July 9th, 2003, 03:20 PM
This view shows how large this project is.
sorry about the jagged buildings. This wasn't supposed to be a panorama. :)

July 9th, 2003, 05:17 PM
Quote: from dbhstockton on 2:15 pm on July 9, 2003
A Disaster. *Utter catastrophe. *Such a vast complex, so prominently situated, so oppressively ugly. *A tragic episode in American history. *

You can't be serious.
I almost like this complex, although I totally understand that it competely lacks creativity.

But there's something else. You can't deny that, in a way, it's typically New York, that kind of 'ugliness' belongs in the city.

July 9th, 2003, 06:44 PM
I'm completely serious. *I despise Trump Place with every fiber of my being. *It fills me with despair to see it.

TLOZ Link5
July 9th, 2003, 08:39 PM
Quote: from ZippyTheChimp on 3:00 pm on July 9, 2003
I figured you folks would love this perspective.
Even the street level masonry is of low quality.
And it's only one third complete.

I wouldn't necessarily say "low quality." *If you want to see that, then you ought to check out the Metropolitan, which is under construction on 3rd Avenue in the low 90s.

::sigh:: *These buildings are really nothing more than average. *Contextual, at best; yet still incredibly dull. *Kondylis is definitely capable of better, especially if it's a Trump development. *However, I really can't blame Trump for this: NIMBYs shot his Television City complex out of the sky in the early '90s, so he was forced to compromise with...that. *But the new park is definitely welcome.

July 9th, 2003, 08:54 PM
I don't get it. You really want to see bad, look at all those Unite' slabs a block or two east. At one time, that's what we would have gotten.

Time to be grateful: grateful for ground floor commercial, for street wall, for formal variation, for proper endings at the sky, for good proportions. Not every building can or should be a work of genius. This ensemble makes a very acceptable riverfront cliff.

July 10th, 2003, 07:26 AM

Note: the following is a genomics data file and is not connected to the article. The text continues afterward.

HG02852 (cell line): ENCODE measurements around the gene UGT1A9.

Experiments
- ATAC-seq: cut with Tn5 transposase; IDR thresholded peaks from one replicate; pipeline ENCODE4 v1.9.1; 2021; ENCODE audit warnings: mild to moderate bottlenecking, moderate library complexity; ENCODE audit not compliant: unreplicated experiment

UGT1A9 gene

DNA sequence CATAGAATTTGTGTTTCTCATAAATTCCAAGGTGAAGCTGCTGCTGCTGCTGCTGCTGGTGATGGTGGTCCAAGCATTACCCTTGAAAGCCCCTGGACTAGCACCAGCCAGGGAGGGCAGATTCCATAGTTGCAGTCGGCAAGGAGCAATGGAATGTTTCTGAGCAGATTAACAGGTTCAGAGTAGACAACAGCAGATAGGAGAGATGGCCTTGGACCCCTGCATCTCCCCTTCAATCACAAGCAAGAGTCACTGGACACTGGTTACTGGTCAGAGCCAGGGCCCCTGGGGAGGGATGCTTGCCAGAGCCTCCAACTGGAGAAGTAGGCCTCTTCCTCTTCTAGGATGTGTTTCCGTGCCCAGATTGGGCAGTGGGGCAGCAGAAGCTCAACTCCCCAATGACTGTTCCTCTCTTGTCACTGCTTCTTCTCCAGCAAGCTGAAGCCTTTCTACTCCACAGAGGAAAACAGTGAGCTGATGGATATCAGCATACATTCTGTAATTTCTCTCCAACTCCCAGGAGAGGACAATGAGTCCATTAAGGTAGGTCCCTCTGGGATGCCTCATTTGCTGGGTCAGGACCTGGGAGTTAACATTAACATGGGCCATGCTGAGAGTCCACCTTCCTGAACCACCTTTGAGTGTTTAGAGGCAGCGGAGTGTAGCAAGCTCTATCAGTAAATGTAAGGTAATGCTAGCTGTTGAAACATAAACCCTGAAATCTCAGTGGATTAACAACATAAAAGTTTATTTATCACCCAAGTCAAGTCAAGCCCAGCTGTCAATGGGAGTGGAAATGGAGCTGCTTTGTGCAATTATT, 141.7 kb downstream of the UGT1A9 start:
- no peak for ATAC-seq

what trains go on those tracks?

July 10th, 2003, 01:17 PM

July 10th, 2003, 01:28 PM
The only thing I'm grateful for is the park, and it seems disconnected from the neighborhood. Maybe because it's still new, but there is no sense of place.

The fact that it compares well to the ugly superblock next door is no reason for acceptance. These are not background buildings - the site is prominent.

July 10th, 2003, 01:59 PM
It depends what you mean by prominent.
I think there are at least a dozen sites in Manhattan that are much more prominent.

July 10th, 2003, 02:14 PM
70 acres on a ridge overlooking a park on the river.
Sixteen buildings, two blocks deep on the southern end.
Too much space for mediocrity.

July 10th, 2003, 04:21 PM
OK, the site is large. I'm not denying that.
It would have been a miracle if the whole area had been filled with masterpieces. Of course, I wish there was a tall signature tower...

July 10th, 2003, 04:51 PM
I know I'm being a little picky, but I had high hopes for the site, maybe because it was inaccessable for so long, sort of like Governor's Island.

Of course, the completed project may make me change my mind,
but not so far.

July 10th, 2003, 06:05 PM
Well, it is only about 1/3 of the way done. *Who knows what may be built in the future. *Plus, maybe the sheer size of the total development will make you appreciate it more. *I would just be temporarily satisfied that we are getting more towers and it's not just fallow land and that we are going to get a pretty nice riverside park out of the deal. *There's still a lof left to go in this deal. *Plus, Trump is pushing expensive housing - people seem to like "traditional, brick" towers, especially older, wealthier people. *There are tons of buildings like this and more going up all the time. Of course, why should average be accepted and why should the conventional take over such a prime development spot? *That's not something that can be answered too quickly or thoroughly, unfortunatley.